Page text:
Hidden connections: Unique student collaboration reveals powerful perspective

The Art in Between project’s version of “Guernica” is on exhibit in the art gallery at Charlottesville High School through January. Photo: Aaron Eichorst The Art in Between project’s version of “Guernica” is on exhibit in the art gallery at Charlottesville High School through January. Photo: Aaron Eichorst

few years ago, Nia Kitchin went to an art exhibit at Charlottesville High School. She couldn’t help but notice the quality of work by a few non-CHS students, artists who were under the tutelage of her soccer coach, Marcelle VanYahres.

“The work that I saw for the first time, I think, was a really large graphite portrait. The technical skill was amazing, but there was so much emotion behind it,” says Kitchin, now a high school senior.

Those young artists are students at Blue Ridge Juvenile Detention Center, a facility that provides a residence and a structured program for juveniles ages 10 through 17. Though Charlottesville City Schools runs the BRJDC educational programs, the students come from across Central Virginia.

According to VanYahres, each student enrolled at BRJDC participates in art class. Unlike academic classes, which may be challenging for various reasons, “creating art is hands-on, sometimes mindless and often therapeutic,” she says. “These children teach me so much more about life than I can ever teach them about art. My classroom works through this give-and-take, and it’s a safe place for students to create art, talk and process.”

After observing the work, Kitchin hatched a plan for a massive joint art project, Art in Between, something that would give more exposure to the kids at BRJDC and give CHS students the chance to learn from them.

“I wanted to combine the CHS students’ work with the Blue Ridge students’ work and represent the community of us, even though we can’t actually be together,” says Kitchin. “I wanted to create this dialogue even though we can’t actually talk.”

She approached VanYahres with her concept to recreate “Guernica,” by Pablo Picasso, using individual pieces of the painting by students from both schools.

“This is an exciting first for us,” says Jennifer Mildonian, art teacher at CHS. “Nia is a dynamic and involved artist. Coming from a family of artists, she knows how important art can be as a connector to the community.”

Kitchin says she chose “Guernica” for its size and components as well as the emotion of the piece. “It’s very, very powerful, and you can see how all the different people and animals are reacting to the bombing [of Picasso’s village]. I wanted to see an interpretation of it, of students reacting to different things.”

When divided into a large grid composed of small squares, Picasso’s famous work became a series of indiscernible grayscale prints. Kitchin copied the lines of each piece onto canvases using graphite, at which point they were split among participating students at both schools.

Participants followed loose rules, namely “use paint” and “stay in the lines,” and were free to add patterns or abstract objects to their art.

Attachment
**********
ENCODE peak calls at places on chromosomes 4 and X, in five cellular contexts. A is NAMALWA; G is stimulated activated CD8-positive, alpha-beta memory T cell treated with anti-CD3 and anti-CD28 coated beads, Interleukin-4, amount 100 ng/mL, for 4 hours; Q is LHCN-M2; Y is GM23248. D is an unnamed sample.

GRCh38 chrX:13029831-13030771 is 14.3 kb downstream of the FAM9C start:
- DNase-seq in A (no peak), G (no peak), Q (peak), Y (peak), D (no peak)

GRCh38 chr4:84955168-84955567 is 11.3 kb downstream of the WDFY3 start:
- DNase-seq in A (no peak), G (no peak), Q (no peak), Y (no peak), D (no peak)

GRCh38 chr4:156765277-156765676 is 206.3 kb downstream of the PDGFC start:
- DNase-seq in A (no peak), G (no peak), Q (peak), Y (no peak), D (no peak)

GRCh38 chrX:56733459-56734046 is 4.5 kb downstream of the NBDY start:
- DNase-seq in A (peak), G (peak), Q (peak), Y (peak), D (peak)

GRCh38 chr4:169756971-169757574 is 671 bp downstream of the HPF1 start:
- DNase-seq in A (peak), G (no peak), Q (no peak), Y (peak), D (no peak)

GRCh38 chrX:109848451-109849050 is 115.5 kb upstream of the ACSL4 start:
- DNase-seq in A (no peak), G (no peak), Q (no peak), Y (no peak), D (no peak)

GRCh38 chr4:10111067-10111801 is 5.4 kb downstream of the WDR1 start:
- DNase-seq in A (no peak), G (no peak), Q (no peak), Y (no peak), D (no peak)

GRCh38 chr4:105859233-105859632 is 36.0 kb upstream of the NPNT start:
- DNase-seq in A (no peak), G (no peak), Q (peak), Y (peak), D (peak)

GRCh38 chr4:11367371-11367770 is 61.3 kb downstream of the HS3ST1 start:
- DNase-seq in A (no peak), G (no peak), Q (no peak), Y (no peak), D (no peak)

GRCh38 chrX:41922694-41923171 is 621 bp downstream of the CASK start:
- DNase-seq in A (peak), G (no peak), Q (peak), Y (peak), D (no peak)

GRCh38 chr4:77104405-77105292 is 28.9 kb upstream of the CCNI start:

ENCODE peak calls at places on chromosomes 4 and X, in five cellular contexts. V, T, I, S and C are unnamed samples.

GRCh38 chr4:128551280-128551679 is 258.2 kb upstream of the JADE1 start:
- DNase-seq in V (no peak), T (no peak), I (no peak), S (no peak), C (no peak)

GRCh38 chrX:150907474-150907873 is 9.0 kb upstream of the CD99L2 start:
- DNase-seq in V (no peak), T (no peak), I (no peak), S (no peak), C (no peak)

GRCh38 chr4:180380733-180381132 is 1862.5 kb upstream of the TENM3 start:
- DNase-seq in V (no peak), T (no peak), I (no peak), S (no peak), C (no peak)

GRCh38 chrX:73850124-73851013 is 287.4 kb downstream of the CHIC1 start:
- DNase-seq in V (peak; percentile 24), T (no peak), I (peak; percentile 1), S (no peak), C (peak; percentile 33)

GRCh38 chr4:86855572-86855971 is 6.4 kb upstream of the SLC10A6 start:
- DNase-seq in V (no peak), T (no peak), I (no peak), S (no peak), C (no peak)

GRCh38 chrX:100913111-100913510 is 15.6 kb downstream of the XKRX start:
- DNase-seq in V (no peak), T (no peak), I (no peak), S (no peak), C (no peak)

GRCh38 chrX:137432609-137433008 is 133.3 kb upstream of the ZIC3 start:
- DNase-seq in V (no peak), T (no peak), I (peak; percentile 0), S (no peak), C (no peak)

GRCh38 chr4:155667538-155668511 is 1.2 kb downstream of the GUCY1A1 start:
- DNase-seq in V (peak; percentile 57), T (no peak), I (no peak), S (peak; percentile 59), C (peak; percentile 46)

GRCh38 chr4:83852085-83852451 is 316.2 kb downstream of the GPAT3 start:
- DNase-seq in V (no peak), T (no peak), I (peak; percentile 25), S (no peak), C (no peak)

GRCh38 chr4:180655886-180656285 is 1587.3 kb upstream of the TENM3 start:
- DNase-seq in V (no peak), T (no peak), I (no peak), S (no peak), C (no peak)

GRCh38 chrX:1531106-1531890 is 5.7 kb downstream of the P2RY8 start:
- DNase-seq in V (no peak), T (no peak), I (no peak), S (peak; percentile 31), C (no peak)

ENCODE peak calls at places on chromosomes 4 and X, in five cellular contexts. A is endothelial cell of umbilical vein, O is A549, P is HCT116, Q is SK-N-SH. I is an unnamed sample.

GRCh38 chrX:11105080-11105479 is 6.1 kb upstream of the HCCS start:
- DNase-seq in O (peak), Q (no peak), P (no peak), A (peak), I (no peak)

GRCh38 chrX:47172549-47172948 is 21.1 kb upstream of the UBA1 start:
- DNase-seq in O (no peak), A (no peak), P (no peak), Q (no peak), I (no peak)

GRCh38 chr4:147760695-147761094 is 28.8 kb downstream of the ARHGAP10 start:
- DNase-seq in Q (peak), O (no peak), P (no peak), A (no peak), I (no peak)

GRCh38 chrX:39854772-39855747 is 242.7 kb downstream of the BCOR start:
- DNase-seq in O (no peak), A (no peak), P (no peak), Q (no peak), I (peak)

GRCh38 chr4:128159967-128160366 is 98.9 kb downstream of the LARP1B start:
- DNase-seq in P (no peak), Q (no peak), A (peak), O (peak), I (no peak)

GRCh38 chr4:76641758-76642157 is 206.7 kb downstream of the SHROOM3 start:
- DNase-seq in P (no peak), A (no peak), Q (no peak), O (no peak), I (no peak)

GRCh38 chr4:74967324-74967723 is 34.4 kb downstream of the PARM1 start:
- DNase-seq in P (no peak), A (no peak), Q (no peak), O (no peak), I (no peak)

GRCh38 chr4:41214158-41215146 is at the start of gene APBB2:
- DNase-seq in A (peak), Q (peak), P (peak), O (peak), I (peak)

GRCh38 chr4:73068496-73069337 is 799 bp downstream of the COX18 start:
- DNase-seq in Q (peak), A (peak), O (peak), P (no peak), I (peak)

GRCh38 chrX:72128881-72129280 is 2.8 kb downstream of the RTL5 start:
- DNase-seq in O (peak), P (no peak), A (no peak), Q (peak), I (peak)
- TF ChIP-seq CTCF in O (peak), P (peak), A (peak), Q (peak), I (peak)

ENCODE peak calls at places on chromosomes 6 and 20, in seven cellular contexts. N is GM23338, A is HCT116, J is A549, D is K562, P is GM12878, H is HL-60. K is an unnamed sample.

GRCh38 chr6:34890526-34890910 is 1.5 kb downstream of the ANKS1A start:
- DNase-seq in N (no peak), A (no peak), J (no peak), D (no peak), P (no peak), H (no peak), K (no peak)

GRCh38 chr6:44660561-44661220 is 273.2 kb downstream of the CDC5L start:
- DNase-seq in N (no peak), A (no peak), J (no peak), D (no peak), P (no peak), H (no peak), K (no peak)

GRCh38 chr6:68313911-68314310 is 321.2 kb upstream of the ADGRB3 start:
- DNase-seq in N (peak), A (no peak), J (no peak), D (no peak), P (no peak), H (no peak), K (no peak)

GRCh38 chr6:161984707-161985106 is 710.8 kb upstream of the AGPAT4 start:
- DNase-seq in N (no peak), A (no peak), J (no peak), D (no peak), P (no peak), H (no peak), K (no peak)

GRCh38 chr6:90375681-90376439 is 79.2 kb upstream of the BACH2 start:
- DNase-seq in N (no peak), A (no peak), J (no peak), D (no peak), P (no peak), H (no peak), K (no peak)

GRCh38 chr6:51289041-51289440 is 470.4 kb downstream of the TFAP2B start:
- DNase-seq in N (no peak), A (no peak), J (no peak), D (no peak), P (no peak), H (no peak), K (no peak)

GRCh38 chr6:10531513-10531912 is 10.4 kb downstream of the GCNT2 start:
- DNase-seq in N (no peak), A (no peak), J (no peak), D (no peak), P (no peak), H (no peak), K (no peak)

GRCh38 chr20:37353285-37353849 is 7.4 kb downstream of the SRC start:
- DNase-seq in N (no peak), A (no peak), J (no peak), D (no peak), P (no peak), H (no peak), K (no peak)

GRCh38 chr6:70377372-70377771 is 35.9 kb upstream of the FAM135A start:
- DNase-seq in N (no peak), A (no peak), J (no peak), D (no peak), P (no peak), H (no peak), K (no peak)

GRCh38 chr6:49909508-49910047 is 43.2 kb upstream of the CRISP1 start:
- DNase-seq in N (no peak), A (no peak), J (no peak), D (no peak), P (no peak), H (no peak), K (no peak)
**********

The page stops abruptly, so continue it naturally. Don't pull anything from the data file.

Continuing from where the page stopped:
Collaborative work isn’t new to the students at the center, who have worked together on murals in its hallways. They also recreated Hokusai’s “The Great Wave,” using a grid system, similar to the “Guernica” concept.

“The students didn’t know what they were going to make as a whole,” VanYahres says. “I only told them they were going to recreate a famous piece of art. I think the students had a great time with this project.”

The experience offers community-building combined with a sense of ownership. “It really makes the students at Blue Ridge feel like a part of something larger,” Mildonian says. “For students to be able to work across schools and interact through a visual medium was exciting.”

Kitchin says the final work as a whole blew her away. “It was so colorful and expressed completely different emotions than the original piece,” she says.

Rather than a single artist’s concentrated response to a singular event, Art in Between showcases the collective intelligence and emotional range of teenagers across all walks of life.

“It’s like we’re in between being children and adults, in between these ‘in’ stages of life,” Kitchin says. “I think it’s the feelings of not being quite free—not quite adults yet. How we feel frustrated sometimes. You know, really reveling in this growing-up period.” 

For Kitchin, the project is a continuation of a lifelong interest in art. Since eighth grade, when she attended Reflections Governor’s Art School, she’s created oil paintings and graphite and pencil work. Most recently she knitted “human tubes” that can act like full-sized “emotional cloaks,” she says. “I like thinking about how different humans react to the same things and capturing deep emotion.”

In college, she plans to major in political science and potentially minor in art. “I want to be able to combine those two aspects, the way I feel I’ve sort of done with this mural,” she says.

For Kitchin, and likely her peers, Art in Between carries value because it draws out hidden connections between similar groups.

“We’re all the same age, and we’re all going through the same things, mostly, with different experiences and emotions about it,” Kitchin says. “The value is seeing that represented on a large scale, as a whole. Not as individuals but representing the community. Even if that community can’t be together.”

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